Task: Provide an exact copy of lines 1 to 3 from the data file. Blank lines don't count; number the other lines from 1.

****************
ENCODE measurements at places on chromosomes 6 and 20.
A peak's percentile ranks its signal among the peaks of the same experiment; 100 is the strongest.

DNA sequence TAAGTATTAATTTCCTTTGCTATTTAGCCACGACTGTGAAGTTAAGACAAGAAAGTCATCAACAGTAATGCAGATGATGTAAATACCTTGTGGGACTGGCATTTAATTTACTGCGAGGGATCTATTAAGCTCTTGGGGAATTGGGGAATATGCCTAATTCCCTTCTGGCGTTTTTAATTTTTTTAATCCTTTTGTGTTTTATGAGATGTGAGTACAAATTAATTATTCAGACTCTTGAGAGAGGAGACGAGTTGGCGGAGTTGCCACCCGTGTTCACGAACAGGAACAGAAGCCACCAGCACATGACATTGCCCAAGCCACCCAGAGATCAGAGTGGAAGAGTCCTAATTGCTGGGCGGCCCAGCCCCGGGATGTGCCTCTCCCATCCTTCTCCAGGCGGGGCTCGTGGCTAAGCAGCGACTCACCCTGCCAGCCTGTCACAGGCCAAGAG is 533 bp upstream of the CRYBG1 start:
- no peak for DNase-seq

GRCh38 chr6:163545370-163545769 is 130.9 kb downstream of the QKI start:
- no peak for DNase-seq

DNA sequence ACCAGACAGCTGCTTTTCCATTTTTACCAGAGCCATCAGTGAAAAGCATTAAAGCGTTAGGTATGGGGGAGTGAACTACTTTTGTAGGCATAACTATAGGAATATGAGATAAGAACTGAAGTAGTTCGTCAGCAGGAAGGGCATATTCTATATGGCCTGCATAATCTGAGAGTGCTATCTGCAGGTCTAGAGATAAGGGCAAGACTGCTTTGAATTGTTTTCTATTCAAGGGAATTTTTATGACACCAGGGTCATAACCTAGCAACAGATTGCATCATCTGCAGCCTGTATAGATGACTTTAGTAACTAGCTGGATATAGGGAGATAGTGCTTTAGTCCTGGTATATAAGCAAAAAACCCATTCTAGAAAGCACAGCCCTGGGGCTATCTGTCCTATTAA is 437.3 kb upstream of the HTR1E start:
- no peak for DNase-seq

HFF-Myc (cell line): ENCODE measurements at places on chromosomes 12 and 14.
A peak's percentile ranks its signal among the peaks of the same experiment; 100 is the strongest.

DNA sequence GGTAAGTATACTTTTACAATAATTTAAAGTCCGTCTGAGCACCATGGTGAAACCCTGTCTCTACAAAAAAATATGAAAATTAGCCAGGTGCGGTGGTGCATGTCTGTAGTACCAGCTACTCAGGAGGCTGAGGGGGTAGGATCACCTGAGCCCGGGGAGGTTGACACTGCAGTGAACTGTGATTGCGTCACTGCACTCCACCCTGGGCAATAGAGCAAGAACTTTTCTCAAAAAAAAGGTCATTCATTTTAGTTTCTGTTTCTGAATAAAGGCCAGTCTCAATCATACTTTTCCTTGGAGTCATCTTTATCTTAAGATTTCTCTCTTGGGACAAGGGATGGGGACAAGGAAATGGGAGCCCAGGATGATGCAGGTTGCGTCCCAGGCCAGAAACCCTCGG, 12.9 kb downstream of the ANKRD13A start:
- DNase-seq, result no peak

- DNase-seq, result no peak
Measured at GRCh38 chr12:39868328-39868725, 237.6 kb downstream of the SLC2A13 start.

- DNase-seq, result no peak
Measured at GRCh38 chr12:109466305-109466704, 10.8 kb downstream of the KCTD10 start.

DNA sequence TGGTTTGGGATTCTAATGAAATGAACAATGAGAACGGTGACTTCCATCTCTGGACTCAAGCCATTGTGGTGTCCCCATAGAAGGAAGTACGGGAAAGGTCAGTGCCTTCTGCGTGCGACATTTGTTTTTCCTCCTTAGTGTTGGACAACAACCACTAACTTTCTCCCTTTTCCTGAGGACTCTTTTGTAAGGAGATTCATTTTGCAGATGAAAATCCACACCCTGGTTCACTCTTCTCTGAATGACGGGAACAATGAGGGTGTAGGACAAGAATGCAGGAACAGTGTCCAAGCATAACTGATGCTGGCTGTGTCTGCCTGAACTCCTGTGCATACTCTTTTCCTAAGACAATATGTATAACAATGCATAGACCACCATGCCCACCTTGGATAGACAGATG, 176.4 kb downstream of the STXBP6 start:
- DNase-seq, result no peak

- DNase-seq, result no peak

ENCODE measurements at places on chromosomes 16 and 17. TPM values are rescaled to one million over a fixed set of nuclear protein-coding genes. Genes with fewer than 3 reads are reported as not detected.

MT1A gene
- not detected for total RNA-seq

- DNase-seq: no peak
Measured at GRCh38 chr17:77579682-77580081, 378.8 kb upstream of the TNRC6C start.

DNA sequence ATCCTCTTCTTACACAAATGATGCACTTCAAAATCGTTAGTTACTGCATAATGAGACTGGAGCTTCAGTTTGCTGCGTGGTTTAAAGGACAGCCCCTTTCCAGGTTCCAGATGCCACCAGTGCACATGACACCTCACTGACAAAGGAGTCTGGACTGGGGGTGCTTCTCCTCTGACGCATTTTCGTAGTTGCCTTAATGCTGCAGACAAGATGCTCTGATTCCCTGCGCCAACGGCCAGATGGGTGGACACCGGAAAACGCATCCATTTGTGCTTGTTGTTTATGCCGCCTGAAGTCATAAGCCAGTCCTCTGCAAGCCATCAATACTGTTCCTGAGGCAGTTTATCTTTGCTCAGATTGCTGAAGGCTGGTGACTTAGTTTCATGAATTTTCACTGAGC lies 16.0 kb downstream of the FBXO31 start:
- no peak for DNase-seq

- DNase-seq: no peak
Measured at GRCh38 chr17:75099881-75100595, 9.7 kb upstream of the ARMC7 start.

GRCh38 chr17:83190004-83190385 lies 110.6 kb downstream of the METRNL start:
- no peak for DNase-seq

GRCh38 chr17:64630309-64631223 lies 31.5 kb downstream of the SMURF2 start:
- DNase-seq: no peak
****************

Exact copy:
ENCODE measurements at places on chromosomes 6 and 20.
A peak's percentile ranks its signal among the peaks of the same experiment; 100 is the strongest.

DNA sequence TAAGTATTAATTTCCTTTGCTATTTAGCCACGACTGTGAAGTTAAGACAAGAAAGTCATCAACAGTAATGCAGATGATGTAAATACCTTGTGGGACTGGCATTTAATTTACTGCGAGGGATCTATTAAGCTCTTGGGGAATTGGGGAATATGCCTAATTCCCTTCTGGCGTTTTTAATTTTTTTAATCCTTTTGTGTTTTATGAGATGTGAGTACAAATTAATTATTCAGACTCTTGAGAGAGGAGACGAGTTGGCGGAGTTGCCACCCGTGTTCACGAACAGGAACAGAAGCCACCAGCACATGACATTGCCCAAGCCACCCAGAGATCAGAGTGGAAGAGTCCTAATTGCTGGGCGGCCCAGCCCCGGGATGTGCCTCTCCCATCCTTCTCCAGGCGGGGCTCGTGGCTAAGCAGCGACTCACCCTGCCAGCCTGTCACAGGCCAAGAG is 533 bp upstream of the CRYBG1 start: